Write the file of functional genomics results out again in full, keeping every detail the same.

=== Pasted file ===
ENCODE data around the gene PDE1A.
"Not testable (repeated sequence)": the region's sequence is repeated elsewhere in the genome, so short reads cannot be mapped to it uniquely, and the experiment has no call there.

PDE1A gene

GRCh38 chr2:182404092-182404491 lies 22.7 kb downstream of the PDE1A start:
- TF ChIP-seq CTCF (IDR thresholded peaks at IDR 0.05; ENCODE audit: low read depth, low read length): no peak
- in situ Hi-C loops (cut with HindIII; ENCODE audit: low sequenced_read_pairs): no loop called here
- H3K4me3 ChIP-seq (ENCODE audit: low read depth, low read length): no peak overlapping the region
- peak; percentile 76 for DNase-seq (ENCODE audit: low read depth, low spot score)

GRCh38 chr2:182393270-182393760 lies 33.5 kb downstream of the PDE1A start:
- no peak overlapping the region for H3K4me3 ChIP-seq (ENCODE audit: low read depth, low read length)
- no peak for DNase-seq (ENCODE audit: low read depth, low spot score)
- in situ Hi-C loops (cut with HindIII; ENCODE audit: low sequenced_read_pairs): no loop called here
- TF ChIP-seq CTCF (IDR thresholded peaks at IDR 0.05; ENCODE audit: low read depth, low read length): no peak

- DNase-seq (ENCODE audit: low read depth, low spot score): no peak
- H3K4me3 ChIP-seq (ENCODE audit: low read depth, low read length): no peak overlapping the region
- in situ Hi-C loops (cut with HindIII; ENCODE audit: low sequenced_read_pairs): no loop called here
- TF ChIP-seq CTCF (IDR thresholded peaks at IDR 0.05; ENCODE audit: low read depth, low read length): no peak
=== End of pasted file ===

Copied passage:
ENCODE data around the gene PDE1A.
"Not testable (repeated sequence)": the region's sequence is repeated elsewhere in the genome, so short reads cannot be mapped to it uniquely, and the experiment has no call there.

PDE1A gene

GRCh38 chr2:182404092-182404491 lies 22.7 kb downstream of the PDE1A start:
- TF ChIP-seq CTCF (IDR thresholded peaks at IDR 0.05; ENCODE audit: low read depth, low read length): no peak
- in situ Hi-C loops (cut with HindIII; ENCODE audit: low sequenced_read_pairs): no loop called here
- H3K4me3 ChIP-seq (ENCODE audit: low read depth, low read length): no peak overlapping the region
- peak; percentile 76 for DNase-seq (ENCODE audit: low read depth, low spot score)

GRCh38 chr2:182393270-182393760 lies 33.5 kb downstream of the PDE1A start:
- no peak overlapping the region for H3K4me3 ChIP-seq (ENCODE audit: low read depth, low read length)
- no peak for DNase-seq (ENCODE audit: low read depth, low spot score)
- in situ Hi-C loops (cut with HindIII; ENCODE audit: low sequenced_read_pairs): no loop called here
- TF ChIP-seq CTCF (IDR thresholded peaks at IDR 0.05; ENCODE audit: low read depth, low read length): no peak

- DNase-seq (ENCODE audit: low read depth, low spot score): no peak
- H3K4me3 ChIP-seq (ENCODE audit: low read depth, low read length): no peak overlapping the region
- in situ Hi-C loops (cut with HindIII; ENCODE audit: low sequenced_read_pairs): no loop called here
- TF ChIP-seq CTCF (IDR thresholded peaks at IDR 0.05; ENCODE audit: low read depth, low read length): no peak